All 10.5 million blogs on WordPress.com, including TechCrunch, just got more realtime. Any blog hosted on WordPress is now PuSH-enabled, meaning that new posts get pushed out to feed readers such as Google Reader the second they are published. There were WordPress plug-ins that did this before, but now WordPress is doing it automatically for all hosted blogs.
PuSH stands for Pubsubhubbub, a realtime protocol designed to speed up RSS which launched at our first Realtime CrunchUp last year. Instead of waiting for your RSS reader to ping the servers for each blog and news site you subscribe to, which can cause a noticeable delay before it actually shows up in your feed reader, it will now be pushed out immediately.
The PuSH protocol does away with the constant polling required by RSS. Another way to speed up RSS is through a different protocol called RSSCloud, which WordPress also supports. There are subtle differences between RSSCloud and PuSH, the most significant being that RSSCloud just notifies your feed reader there is something new, while PuSH actually sends the content with the notification via so-called fat pings.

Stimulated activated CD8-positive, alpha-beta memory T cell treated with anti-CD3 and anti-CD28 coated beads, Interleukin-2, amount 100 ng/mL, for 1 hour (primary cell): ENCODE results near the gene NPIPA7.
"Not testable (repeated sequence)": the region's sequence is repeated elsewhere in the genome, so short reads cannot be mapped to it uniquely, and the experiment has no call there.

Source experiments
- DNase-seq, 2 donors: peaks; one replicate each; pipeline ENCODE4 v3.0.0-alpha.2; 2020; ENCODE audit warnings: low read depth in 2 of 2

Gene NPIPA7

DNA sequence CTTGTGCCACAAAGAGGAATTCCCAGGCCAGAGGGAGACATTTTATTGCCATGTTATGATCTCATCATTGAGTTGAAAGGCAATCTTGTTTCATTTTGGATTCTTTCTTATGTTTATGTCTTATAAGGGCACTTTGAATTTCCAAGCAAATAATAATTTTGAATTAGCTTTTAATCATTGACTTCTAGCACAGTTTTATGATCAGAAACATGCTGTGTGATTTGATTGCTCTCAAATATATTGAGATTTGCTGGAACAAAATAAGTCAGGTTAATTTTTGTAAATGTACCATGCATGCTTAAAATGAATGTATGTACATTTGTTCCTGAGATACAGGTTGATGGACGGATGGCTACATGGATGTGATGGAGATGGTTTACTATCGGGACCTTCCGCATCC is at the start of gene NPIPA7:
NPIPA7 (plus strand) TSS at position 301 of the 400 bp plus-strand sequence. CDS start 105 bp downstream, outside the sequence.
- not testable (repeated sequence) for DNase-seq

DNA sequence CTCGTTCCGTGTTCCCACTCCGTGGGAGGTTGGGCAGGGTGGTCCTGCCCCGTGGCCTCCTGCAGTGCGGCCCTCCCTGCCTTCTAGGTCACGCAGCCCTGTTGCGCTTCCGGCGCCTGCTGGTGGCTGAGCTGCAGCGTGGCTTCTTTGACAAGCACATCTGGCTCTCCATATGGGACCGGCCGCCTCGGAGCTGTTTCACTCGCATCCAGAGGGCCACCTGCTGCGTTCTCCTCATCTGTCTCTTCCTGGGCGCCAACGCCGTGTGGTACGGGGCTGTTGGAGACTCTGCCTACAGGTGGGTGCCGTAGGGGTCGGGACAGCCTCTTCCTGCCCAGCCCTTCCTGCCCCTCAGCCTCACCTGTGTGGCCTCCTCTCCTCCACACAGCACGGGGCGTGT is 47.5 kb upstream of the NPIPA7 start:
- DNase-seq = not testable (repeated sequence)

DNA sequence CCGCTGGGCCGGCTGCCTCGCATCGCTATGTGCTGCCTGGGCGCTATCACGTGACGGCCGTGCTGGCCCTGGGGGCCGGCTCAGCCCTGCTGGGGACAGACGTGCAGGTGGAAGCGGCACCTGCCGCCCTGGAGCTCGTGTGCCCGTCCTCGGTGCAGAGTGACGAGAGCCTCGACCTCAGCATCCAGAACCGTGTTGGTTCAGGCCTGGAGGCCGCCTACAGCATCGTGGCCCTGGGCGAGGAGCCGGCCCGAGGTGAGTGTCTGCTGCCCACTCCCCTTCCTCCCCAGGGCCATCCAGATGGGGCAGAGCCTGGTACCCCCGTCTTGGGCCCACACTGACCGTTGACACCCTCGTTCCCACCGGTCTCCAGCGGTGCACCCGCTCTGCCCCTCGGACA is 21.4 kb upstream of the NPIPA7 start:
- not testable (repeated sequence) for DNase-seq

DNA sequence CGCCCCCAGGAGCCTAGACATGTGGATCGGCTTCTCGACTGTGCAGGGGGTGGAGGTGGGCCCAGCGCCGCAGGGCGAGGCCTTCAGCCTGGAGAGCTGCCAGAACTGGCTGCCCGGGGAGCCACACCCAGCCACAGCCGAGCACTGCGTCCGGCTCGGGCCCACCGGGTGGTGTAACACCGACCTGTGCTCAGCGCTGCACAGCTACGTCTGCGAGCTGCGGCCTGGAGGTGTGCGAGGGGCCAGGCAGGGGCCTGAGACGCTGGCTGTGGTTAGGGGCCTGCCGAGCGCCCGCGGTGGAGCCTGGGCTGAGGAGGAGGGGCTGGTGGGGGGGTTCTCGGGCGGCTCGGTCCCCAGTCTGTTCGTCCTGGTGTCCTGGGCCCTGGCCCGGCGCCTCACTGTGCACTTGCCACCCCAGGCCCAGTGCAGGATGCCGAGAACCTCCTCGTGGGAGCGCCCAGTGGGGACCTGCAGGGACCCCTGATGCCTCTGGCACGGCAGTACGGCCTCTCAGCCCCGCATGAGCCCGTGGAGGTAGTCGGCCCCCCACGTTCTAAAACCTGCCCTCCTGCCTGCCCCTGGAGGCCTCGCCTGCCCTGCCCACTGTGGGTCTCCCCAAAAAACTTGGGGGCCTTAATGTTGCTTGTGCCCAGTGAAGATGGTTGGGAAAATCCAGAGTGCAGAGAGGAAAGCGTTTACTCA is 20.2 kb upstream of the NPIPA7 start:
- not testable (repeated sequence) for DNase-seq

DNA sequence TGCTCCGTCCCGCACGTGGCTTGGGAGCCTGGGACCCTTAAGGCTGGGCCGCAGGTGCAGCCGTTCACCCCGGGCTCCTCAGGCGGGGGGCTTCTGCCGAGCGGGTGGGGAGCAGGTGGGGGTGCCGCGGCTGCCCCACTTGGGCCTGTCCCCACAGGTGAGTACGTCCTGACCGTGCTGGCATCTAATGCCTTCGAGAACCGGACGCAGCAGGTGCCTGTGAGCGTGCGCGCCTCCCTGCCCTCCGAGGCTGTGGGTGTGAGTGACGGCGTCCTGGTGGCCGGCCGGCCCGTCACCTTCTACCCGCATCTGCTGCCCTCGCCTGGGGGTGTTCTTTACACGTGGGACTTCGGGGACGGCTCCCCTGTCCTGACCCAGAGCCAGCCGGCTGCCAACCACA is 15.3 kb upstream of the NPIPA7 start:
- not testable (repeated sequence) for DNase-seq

Google Reader also supports PuSH, so if you use Google Reader, all WordPress blogs will be updated much faster than before. Not that you’d necessarily notice unless you just came from a blog’s site or saw a link on Twitter, Facebook, Buzz or some other stream first. Let us know in comments if you notice any difference to how fast TechCrunch posts appear in Google Reader.
(Photo credit: Flickr/joiseyshowwa)
WordPress.com offers a popular and free blogging platform which competes with Google’s Blogger and Six Apart’s TypePad. WordPress.com is a version of the open-source WordPress package hosted and maintained by Automattic. TechCrunch, Giga Omni Media and other prominent technology blog networks use WordPress.com’s VIP program.
PubSubHubbub is an open, server-to-server web-hook-based pubsub (publish/subscribe) protocol as an extension to Atom, designed to speed up RSS and improve its competitive edge. Parties (servers) speaking the PubSubHubbub protocol can get near-instant notifications (via webhook callbacks) when a topic (Atom URL) they’re interested in is updated. These hubs are decentralized and not directly related to any specific company.